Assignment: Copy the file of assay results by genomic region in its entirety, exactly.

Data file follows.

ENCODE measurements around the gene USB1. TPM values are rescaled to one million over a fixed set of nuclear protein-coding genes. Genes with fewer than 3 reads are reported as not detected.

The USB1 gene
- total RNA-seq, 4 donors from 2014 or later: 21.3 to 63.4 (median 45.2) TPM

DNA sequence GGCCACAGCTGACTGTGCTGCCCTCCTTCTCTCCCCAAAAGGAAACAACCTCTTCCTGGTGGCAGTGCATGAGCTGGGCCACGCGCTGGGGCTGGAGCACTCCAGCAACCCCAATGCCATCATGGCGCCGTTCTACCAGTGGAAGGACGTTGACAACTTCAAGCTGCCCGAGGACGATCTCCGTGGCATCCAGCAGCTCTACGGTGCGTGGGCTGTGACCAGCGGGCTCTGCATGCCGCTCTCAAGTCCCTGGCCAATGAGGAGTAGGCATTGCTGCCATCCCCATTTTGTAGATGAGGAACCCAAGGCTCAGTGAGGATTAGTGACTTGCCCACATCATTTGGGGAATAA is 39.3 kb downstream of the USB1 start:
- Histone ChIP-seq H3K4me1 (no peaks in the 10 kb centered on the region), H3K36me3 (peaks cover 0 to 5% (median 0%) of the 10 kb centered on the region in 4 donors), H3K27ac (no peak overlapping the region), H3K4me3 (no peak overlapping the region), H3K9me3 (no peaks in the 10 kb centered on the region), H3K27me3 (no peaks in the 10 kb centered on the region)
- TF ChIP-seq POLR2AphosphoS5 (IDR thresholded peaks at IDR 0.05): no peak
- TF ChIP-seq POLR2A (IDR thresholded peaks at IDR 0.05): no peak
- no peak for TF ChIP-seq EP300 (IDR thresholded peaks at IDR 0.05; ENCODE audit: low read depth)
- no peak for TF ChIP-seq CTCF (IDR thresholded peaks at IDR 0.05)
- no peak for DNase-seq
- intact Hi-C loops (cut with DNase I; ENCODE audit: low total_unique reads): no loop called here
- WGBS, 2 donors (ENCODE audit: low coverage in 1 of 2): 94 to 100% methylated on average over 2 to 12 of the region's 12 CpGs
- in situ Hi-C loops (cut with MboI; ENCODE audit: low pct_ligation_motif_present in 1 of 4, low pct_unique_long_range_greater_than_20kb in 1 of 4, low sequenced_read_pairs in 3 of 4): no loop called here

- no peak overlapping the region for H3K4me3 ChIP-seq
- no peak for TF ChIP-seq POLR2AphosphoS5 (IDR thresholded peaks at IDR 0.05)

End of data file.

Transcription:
ENCODE measurements around the gene USB1. TPM values are rescaled to one million over a fixed set of nuclear protein-coding genes. Genes with fewer than 3 reads are reported as not detected.

The USB1 gene
- total RNA-seq, 4 donors from 2014 or later: 21.3 to 63.4 (median 45.2) TPM

DNA sequence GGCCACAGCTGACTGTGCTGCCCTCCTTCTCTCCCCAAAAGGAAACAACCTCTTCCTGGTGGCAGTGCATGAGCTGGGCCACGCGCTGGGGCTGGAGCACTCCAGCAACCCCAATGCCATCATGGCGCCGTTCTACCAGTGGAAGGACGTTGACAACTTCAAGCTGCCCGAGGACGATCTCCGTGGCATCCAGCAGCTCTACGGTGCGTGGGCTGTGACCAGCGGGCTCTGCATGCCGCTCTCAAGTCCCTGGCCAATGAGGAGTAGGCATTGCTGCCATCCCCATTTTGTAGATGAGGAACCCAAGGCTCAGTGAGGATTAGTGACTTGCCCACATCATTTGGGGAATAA is 39.3 kb downstream of the USB1 start:
- Histone ChIP-seq H3K4me1 (no peaks in the 10 kb centered on the region), H3K36me3 (peaks cover 0 to 5% (median 0%) of the 10 kb centered on the region in 4 donors), H3K27ac (no peak overlapping the region), H3K4me3 (no peak overlapping the region), H3K9me3 (no peaks in the 10 kb centered on the region), H3K27me3 (no peaks in the 10 kb centered on the region)
- TF ChIP-seq POLR2AphosphoS5 (IDR thresholded peaks at IDR 0.05): no peak
- TF ChIP-seq POLR2A (IDR thresholded peaks at IDR 0.05): no peak
- no peak for TF ChIP-seq EP300 (IDR thresholded peaks at IDR 0.05; ENCODE audit: low read depth)
- no peak for TF ChIP-seq CTCF (IDR thresholded peaks at IDR 0.05)
- no peak for DNase-seq
- intact Hi-C loops (cut with DNase I; ENCODE audit: low total_unique reads): no loop called here
- WGBS, 2 donors (ENCODE audit: low coverage in 1 of 2): 94 to 100% methylated on average over 2 to 12 of the region's 12 CpGs
- in situ Hi-C loops (cut with MboI; ENCODE audit: low pct_ligation_motif_present in 1 of 4, low pct_unique_long_range_greater_than_20kb in 1 of 4, low sequenced_read_pairs in 3 of 4): no loop called here

- no peak overlapping the region for H3K4me3 ChIP-seq
- no peak for TF ChIP-seq POLR2AphosphoS5 (IDR thresholded peaks at IDR 0.05)